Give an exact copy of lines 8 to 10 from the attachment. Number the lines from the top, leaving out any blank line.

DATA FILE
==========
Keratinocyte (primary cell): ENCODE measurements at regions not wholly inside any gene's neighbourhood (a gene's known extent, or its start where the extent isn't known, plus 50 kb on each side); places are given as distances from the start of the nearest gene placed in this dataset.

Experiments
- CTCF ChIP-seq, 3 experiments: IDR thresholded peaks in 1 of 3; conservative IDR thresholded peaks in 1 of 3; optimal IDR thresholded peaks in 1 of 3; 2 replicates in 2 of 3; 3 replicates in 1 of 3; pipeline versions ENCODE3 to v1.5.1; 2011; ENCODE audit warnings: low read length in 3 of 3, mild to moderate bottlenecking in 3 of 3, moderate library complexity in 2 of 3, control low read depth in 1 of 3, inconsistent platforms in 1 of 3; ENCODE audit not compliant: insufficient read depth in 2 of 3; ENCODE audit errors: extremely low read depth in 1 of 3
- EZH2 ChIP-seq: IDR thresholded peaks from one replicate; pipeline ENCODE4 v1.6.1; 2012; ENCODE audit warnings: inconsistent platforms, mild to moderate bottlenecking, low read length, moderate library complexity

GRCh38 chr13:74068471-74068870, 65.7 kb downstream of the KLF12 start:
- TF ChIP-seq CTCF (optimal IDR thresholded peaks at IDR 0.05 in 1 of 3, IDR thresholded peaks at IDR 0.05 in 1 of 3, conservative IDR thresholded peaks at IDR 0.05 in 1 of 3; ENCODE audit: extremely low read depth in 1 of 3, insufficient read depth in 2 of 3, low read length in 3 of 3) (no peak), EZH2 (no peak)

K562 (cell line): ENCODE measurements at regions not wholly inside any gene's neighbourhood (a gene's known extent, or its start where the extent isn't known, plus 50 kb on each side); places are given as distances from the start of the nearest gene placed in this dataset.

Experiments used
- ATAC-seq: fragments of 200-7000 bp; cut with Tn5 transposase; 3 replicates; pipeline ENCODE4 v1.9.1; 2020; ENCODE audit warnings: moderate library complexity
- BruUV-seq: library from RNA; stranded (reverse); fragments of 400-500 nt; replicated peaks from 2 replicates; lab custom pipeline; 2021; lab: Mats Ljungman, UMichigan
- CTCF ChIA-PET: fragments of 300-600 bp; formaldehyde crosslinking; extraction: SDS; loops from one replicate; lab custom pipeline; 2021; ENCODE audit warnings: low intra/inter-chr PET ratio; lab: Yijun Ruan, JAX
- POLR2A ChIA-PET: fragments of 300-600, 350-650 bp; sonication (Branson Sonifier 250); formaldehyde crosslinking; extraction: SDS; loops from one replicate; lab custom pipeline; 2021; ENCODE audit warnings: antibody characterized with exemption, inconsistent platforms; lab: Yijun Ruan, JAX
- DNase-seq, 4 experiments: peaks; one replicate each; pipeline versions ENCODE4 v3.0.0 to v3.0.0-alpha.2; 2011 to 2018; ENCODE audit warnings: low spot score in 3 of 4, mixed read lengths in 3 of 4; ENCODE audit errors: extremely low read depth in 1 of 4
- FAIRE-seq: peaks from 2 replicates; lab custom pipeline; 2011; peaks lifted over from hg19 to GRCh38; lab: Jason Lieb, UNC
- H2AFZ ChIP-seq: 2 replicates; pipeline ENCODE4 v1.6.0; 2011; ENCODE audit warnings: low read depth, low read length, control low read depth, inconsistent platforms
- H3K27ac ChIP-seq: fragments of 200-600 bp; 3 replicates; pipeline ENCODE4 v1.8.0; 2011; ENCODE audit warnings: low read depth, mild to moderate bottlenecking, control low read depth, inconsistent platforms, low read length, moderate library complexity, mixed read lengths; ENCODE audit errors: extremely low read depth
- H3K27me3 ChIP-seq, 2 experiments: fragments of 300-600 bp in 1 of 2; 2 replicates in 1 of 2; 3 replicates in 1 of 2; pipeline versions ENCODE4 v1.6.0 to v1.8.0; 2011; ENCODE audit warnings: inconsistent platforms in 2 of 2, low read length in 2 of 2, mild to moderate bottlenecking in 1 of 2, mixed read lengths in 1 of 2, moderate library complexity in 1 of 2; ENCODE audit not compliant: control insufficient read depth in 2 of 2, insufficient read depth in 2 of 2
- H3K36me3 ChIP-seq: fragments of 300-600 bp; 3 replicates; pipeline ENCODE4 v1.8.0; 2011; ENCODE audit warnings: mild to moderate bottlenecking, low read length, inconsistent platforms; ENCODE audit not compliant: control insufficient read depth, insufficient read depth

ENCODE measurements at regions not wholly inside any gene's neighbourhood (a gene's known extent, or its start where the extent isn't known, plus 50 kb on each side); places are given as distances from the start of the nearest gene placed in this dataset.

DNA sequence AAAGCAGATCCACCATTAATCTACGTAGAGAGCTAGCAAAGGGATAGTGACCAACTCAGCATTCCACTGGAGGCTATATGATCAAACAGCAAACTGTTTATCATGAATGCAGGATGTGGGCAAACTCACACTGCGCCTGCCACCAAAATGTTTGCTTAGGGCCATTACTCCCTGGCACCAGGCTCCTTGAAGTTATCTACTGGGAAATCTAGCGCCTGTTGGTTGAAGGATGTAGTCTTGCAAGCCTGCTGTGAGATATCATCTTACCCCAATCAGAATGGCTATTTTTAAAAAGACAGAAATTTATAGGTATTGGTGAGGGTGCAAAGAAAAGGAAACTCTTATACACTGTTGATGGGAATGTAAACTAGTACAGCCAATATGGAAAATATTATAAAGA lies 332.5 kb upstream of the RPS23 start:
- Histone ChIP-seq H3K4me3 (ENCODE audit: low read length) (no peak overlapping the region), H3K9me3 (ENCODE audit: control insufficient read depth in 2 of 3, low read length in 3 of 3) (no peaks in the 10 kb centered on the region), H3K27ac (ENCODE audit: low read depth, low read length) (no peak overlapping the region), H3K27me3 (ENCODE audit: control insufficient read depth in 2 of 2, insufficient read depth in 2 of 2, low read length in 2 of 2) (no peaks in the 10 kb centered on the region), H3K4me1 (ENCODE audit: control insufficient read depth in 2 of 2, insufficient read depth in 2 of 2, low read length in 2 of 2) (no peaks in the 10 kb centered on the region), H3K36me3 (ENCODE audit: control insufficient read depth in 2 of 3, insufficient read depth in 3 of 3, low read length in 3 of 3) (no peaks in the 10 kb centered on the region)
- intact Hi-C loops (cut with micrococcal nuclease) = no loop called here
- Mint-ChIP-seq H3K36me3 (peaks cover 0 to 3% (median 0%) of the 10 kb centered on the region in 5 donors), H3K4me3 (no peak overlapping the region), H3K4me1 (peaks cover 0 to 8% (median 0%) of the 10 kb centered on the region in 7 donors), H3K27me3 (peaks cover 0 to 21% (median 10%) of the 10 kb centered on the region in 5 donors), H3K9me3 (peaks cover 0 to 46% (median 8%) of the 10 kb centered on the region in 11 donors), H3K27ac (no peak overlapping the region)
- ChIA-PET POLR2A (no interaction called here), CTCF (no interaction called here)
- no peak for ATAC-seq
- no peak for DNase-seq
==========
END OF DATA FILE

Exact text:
Experiments used
- ATAC-seq: fragments of 200-7000 bp; cut with Tn5 transposase; 3 replicates; pipeline ENCODE4 v1.9.1; 2020; ENCODE audit warnings: moderate library complexity
- BruUV-seq: library from RNA; stranded (reverse); fragments of 400-500 nt; replicated peaks from 2 replicates; lab custom pipeline; 2021; lab: Mats Ljungman, UMichigan